Book Title/Author: Through the Looking-Glass and What Alice Found There, from The Complete Alice by Lewis Carroll, John Tenniel
Publisher/Year: Published September 15th 2015 by Henry Holt and Co.
Genre: Classic, Children’s, Fiction, Fantasy
Series: Alice’s Adventures in Wonderland
“In 1865, English author Charles Lutwidge Dodgson (1832-1898), aka Lewis Carroll, wrote a fantastical adventure story for the young daughters of a friend. The adventures of Alice-named for one of the little girls to whom the book was dedicated-who journeys down a rabbit hole and into a whimsical underworld realm instantly struck a chord with the British public, and then with readers around the world. In 1872, in reaction to the universal acclaim Alice’s Adventures in Wonderland received, Dodgson published this sequel. Nothing is quite what it seems once Alice journeys through the looking-glass, and Dodgson’s wit is infectious as he explores concepts of mirror imagery, time running backward, and strategies of chess-all wrapped up in the exploits of a spirited young girl who parries with the Red Queen, Tweedledee and Tweedledum, and other unlikely characters. In many ways, this sequel has had an even greater impact on today’s pop culture than the first book” (Goodreads)
Through the Looking-Glass, as a stand-alone read is delightful, fun and full of adventure, but I will admit it is one confusing story. The characters and world building are less grounded than in Through the Looking-Glass. Similar to my advice on Alice’s Adventures in Wonderland, don’t try to find a meaning of it, just lose yourself in the story and don’t try to find “the meaning” of it.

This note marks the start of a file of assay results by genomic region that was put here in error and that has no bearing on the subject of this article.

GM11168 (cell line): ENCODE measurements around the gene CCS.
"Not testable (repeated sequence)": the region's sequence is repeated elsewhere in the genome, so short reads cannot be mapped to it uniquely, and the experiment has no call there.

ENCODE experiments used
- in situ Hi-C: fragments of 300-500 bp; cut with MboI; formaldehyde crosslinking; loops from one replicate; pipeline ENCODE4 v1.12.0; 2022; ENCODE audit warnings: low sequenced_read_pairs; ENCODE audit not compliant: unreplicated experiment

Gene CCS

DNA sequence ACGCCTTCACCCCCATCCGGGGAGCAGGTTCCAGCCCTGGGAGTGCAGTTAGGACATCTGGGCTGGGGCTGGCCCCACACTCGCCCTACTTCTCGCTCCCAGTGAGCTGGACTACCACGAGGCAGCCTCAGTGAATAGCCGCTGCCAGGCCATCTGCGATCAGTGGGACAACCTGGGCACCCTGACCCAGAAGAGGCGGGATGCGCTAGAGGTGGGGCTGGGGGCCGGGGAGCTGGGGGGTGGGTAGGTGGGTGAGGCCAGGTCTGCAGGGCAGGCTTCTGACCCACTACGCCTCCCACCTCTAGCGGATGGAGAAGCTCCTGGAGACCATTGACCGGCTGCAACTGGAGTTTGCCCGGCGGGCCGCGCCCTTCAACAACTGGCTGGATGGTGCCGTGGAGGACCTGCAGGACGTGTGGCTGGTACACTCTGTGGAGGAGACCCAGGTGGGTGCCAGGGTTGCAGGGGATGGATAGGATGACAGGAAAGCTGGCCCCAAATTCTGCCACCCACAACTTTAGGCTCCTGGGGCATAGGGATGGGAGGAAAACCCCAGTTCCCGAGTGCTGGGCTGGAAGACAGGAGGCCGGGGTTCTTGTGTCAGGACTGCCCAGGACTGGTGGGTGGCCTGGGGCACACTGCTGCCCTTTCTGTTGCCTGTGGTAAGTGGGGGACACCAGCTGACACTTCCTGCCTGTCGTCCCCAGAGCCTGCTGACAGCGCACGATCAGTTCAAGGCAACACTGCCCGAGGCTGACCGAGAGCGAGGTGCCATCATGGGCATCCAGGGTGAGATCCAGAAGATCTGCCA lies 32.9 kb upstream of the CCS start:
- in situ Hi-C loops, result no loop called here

Comparing the two, I enjoyed Alice’s Adventures in Wonderland more. I feel that Through the Looking-Glass was more focused on being a children’s story more than its predecessor — which makes sense because it would have been written after seeing the demand and success of Alice’s Adventures in Wonderland. It was still whimsical and I enjoyed the story, but it did not have as much adult humour (puns and advice) as the story of Alice’s Adventures in Wonderland.
“Now, here, you see, it takes all the running you can do, to keep in the same place. If you want to get somewhere else, you must run at least twice as fast as that!”
“one can’t believe impossible things.”/ “I daresay you haven’t had much practice. When I was your age, I always did it for half-an-hour a day. Why, sometimes I’ve believed as many as six impossible things before breakfast.”